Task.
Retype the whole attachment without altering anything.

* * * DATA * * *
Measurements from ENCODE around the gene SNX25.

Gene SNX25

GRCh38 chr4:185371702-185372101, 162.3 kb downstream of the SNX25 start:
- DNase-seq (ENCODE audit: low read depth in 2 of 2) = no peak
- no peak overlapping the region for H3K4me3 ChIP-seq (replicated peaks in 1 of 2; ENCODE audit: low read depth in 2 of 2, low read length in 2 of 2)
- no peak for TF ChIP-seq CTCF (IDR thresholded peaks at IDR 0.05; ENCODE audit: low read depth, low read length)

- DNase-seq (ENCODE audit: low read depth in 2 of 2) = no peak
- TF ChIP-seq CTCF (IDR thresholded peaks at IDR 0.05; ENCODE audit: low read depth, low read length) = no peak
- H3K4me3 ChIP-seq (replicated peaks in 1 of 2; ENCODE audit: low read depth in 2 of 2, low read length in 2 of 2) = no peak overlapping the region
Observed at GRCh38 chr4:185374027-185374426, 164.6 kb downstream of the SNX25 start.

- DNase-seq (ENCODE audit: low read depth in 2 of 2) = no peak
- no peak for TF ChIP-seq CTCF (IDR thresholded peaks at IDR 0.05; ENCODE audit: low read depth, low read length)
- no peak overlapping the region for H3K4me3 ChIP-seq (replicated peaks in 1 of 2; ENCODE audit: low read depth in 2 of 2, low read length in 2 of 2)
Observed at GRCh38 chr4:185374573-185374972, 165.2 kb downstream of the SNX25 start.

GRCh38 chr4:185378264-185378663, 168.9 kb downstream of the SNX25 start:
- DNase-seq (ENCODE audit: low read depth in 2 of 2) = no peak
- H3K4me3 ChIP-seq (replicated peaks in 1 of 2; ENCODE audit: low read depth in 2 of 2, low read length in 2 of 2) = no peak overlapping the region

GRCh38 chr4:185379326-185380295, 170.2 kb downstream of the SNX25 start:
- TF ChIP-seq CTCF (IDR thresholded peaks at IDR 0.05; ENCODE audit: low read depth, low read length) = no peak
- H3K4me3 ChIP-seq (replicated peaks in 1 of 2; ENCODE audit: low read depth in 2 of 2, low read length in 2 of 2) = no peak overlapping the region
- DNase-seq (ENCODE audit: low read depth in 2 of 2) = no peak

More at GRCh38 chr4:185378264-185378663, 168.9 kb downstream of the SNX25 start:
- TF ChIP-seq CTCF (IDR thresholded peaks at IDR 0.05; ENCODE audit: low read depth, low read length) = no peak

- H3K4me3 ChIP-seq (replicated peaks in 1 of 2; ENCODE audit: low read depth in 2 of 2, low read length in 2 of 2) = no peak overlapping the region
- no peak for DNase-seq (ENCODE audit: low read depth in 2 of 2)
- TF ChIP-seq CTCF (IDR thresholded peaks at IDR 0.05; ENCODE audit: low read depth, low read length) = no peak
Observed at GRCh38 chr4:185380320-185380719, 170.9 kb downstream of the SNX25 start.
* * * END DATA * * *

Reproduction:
Measurements from ENCODE around the gene SNX25.

Gene SNX25

GRCh38 chr4:185371702-185372101, 162.3 kb downstream of the SNX25 start:
- DNase-seq (ENCODE audit: low read depth in 2 of 2) = no peak
- no peak overlapping the region for H3K4me3 ChIP-seq (replicated peaks in 1 of 2; ENCODE audit: low read depth in 2 of 2, low read length in 2 of 2)
- no peak for TF ChIP-seq CTCF (IDR thresholded peaks at IDR 0.05; ENCODE audit: low read depth, low read length)

- DNase-seq (ENCODE audit: low read depth in 2 of 2) = no peak
- TF ChIP-seq CTCF (IDR thresholded peaks at IDR 0.05; ENCODE audit: low read depth, low read length) = no peak
- H3K4me3 ChIP-seq (replicated peaks in 1 of 2; ENCODE audit: low read depth in 2 of 2, low read length in 2 of 2) = no peak overlapping the region
Observed at GRCh38 chr4:185374027-185374426, 164.6 kb downstream of the SNX25 start.

- DNase-seq (ENCODE audit: low read depth in 2 of 2) = no peak
- no peak for TF ChIP-seq CTCF (IDR thresholded peaks at IDR 0.05; ENCODE audit: low read depth, low read length)
- no peak overlapping the region for H3K4me3 ChIP-seq (replicated peaks in 1 of 2; ENCODE audit: low read depth in 2 of 2, low read length in 2 of 2)
Observed at GRCh38 chr4:185374573-185374972, 165.2 kb downstream of the SNX25 start.

GRCh38 chr4:185378264-185378663, 168.9 kb downstream of the SNX25 start:
- DNase-seq (ENCODE audit: low read depth in 2 of 2) = no peak
- H3K4me3 ChIP-seq (replicated peaks in 1 of 2; ENCODE audit: low read depth in 2 of 2, low read length in 2 of 2) = no peak overlapping the region

GRCh38 chr4:185379326-185380295, 170.2 kb downstream of the SNX25 start:
- TF ChIP-seq CTCF (IDR thresholded peaks at IDR 0.05; ENCODE audit: low read depth, low read length) = no peak
- H3K4me3 ChIP-seq (replicated peaks in 1 of 2; ENCODE audit: low read depth in 2 of 2, low read length in 2 of 2) = no peak overlapping the region
- DNase-seq (ENCODE audit: low read depth in 2 of 2) = no peak

More at GRCh38 chr4:185378264-185378663, 168.9 kb downstream of the SNX25 start:
- TF ChIP-seq CTCF (IDR thresholded peaks at IDR 0.05; ENCODE audit: low read depth, low read length) = no peak

- H3K4me3 ChIP-seq (replicated peaks in 1 of 2; ENCODE audit: low read depth in 2 of 2, low read length in 2 of 2) = no peak overlapping the region
- no peak for DNase-seq (ENCODE audit: low read depth in 2 of 2)
- TF ChIP-seq CTCF (IDR thresholded peaks at IDR 0.05; ENCODE audit: low read depth, low read length) = no peak
Observed at GRCh38 chr4:185380320-185380719, 170.9 kb downstream of the SNX25 start.